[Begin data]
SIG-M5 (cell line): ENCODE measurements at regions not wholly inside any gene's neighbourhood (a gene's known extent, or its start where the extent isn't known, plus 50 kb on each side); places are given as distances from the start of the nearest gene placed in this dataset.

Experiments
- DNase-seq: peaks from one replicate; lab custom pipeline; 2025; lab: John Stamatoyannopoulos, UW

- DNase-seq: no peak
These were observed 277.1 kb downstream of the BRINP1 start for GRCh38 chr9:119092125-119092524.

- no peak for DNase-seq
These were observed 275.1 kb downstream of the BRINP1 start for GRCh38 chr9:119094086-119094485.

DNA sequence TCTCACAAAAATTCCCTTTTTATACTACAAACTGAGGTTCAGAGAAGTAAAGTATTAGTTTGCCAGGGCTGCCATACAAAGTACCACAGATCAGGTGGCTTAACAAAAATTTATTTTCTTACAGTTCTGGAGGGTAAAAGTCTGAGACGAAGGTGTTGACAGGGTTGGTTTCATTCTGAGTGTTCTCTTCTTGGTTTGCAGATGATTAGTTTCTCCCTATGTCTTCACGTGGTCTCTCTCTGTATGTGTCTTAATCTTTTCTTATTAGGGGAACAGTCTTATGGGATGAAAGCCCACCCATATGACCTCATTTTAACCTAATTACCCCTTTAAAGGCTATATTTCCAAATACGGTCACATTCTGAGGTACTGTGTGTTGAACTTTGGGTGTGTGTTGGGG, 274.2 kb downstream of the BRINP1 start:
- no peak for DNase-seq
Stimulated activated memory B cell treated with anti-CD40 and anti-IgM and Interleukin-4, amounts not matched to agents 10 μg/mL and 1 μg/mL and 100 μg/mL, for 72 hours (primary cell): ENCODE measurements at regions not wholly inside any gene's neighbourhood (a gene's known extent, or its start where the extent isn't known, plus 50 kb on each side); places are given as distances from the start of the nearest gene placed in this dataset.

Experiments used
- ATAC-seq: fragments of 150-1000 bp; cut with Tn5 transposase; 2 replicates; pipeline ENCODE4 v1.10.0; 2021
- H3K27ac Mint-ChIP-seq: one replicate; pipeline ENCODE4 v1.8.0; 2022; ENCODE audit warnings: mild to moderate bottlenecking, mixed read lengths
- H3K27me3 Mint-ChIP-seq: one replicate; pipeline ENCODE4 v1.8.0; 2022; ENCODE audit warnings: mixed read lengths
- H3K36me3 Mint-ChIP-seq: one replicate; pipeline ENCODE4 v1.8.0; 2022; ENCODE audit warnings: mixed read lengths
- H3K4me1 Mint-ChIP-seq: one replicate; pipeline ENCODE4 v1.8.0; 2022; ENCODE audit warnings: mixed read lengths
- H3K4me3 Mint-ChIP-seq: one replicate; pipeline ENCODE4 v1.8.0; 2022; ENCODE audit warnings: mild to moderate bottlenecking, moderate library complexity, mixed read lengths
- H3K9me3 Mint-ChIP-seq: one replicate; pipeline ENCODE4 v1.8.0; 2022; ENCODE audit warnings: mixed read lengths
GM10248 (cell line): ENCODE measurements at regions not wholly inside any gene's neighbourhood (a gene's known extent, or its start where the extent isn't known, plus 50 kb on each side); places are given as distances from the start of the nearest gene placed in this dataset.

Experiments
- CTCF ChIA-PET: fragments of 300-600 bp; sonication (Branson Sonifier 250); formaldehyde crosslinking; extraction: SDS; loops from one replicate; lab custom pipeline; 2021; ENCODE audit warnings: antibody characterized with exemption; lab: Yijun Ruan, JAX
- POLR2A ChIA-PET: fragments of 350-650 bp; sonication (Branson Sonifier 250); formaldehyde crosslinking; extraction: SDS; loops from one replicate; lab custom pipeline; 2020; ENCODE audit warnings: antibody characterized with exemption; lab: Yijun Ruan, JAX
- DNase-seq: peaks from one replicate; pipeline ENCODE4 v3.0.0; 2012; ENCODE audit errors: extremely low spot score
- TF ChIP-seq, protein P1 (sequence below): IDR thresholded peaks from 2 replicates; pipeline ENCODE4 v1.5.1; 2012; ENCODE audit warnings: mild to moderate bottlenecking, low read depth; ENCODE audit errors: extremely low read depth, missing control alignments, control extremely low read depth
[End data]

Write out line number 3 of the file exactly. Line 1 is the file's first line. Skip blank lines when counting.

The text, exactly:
- DNase-seq: peaks from one replicate; lab custom pipeline; 2025; lab: John Stamatoyannopoulos, UW